Holcomb’s decision on that particular First Amendment claim would have been enough to grant an injunction, but Holcomb was just getting started. He next concluded the plaintiffs are likely to succeed at trial with their argument that SB 264 and SB 915 were put into effect to discriminate against pro-Second Amendment voices.
Here, the Court finds sufficient evidence that SB 264 and SB 915 have a viewpointdiscriminatory purpose. Legislative history shows that the goal of the two statutes is to end gun shows in California, and, while the opinions and statements of legislators are not dispositive of viewpoint discrimination, see Dobbs v. Jackson Women’s Heath Org., 142 S. Ct. 2228, 2255 (2022) (“This Court has long disfavored arguments based on alleged legislative motives.”), those statements are circumstantial evidence that the statutes disfavor the lawful commercial speech of firearm vendors. In view of the above authorities and evidence, as well as the Orange County Fairgrounds’ status as a limited public forum, the Court concludes that Defendants are engaging in viewpoint discrimination by prohibiting otherwise-lawful gun shows.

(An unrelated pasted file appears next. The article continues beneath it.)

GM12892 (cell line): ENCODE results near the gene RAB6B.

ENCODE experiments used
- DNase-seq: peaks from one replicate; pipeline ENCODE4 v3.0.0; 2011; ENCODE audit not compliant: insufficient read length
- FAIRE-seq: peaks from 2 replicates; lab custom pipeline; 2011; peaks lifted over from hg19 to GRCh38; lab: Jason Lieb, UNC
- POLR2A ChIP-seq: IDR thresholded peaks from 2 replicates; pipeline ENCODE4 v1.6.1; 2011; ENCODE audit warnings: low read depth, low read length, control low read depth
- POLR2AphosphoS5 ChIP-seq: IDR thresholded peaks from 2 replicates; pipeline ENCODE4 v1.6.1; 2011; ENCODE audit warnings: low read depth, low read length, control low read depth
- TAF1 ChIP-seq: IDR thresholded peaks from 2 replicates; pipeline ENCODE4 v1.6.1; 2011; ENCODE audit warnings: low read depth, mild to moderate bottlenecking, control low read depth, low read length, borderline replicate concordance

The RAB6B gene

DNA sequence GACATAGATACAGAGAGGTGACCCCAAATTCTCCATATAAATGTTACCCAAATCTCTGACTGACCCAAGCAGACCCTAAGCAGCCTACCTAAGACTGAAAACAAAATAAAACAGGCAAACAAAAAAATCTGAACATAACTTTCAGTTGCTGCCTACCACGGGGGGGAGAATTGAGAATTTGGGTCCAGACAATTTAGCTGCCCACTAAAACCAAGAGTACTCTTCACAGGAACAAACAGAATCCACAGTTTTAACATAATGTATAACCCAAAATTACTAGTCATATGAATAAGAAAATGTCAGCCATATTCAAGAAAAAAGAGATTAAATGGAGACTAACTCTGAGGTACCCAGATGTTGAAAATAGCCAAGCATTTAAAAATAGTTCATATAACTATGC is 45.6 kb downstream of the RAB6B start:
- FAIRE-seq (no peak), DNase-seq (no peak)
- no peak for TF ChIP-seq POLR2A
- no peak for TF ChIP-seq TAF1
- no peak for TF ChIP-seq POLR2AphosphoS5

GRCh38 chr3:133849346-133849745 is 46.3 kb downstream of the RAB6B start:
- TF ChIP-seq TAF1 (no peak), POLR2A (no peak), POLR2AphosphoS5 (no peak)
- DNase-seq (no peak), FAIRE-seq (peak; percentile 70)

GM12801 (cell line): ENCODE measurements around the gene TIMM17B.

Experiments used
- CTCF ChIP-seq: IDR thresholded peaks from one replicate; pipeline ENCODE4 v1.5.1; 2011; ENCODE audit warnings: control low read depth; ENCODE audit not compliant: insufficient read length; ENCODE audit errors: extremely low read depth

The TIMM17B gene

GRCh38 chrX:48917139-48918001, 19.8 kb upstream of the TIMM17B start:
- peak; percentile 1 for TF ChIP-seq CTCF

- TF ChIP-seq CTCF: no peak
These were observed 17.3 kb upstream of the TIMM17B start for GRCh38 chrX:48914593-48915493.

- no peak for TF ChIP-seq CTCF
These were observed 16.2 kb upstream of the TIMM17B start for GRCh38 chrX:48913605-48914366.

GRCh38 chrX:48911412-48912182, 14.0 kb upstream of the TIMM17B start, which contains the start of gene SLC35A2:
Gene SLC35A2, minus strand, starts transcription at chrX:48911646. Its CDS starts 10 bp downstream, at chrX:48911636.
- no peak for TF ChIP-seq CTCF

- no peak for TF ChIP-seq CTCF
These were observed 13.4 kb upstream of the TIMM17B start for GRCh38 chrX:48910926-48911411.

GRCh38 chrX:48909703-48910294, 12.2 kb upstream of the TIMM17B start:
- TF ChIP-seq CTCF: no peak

Holcomb also sided with the plaintiffs claim that the gun show ban infringes upon “speech and expressive conduct by refusing to permit gun shows that exclude firearm vendors and sales”.
The First Amendment violations are clear enough, but Holcomb also agreed that the gun show ban likely violates the Second Amendment. Even though would-be gun buyers can still purchase a firearm at retail, the judge concluded that the statutes fail Bruen’s text, history, and tradition test. California Attorney General Rob Bonta pointed to several 18th and 19th-century statutes that regulated things like the “sale and storage of gunpowder, the manufacture of firearms and magazines, the fire inspection of arms depots, and the establishment of shooting galleries and gun ranges,” but Holcomb noted that none of those come close to enacting the sweeping prohibition put in place by California’s legislation.